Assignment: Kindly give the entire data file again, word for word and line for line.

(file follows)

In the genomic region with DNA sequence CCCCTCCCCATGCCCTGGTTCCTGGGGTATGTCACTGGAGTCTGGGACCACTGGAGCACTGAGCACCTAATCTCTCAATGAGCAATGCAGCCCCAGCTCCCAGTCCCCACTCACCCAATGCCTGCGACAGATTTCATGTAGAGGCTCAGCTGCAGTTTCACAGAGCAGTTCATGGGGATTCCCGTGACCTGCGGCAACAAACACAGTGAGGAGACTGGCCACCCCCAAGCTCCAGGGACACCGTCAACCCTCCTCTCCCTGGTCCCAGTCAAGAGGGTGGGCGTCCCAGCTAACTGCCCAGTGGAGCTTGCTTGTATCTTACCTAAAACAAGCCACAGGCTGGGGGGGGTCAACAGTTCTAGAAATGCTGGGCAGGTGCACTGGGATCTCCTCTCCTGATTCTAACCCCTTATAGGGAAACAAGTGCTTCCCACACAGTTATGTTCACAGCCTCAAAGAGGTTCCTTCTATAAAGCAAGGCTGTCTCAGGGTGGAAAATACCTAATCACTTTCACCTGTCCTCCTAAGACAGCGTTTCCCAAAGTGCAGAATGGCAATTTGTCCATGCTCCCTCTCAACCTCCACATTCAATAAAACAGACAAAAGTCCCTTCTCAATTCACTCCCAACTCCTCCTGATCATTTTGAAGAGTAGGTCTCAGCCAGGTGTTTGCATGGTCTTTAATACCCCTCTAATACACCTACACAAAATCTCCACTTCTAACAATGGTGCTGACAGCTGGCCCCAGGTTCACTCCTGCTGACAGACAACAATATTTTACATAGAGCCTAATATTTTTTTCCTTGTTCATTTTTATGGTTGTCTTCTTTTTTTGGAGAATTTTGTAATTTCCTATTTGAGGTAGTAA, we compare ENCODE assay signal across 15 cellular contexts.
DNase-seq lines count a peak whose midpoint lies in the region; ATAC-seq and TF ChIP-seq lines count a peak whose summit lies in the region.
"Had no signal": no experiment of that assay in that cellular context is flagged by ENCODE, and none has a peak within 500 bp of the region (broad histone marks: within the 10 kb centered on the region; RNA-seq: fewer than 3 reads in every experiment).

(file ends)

In the genomic region with DNA sequence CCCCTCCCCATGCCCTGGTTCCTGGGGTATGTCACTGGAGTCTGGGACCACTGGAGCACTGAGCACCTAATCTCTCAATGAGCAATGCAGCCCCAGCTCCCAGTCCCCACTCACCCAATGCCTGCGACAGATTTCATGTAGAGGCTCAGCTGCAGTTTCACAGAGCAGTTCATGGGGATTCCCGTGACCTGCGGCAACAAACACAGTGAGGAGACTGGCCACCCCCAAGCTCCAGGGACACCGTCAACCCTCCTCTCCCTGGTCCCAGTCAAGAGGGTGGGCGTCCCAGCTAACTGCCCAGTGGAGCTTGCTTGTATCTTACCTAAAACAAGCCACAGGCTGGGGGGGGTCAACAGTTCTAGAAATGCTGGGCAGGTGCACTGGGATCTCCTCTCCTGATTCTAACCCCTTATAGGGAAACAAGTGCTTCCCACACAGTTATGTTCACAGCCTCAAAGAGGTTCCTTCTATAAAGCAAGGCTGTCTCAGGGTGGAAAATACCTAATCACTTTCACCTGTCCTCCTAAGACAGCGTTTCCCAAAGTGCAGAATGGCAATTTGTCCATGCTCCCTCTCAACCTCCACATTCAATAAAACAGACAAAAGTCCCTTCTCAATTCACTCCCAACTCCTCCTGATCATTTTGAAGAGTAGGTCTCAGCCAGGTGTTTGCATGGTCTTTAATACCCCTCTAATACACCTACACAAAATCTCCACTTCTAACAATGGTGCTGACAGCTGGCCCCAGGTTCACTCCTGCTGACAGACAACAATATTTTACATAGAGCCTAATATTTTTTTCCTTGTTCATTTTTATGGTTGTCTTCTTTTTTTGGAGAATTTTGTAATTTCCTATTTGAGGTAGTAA, we compare ENCODE assay signal across 15 cellular contexts.
DNase-seq lines count a peak whose midpoint lies in the region; ATAC-seq and TF ChIP-seq lines count a peak whose summit lies in the region.
"Had no signal": no experiment of that assay in that cellular context is flagged by ENCODE, and none has a peak within 500 bp of the region (broad histone marks: within the 10 kb centered on the region; RNA-seq: fewer than 3 reads in every experiment).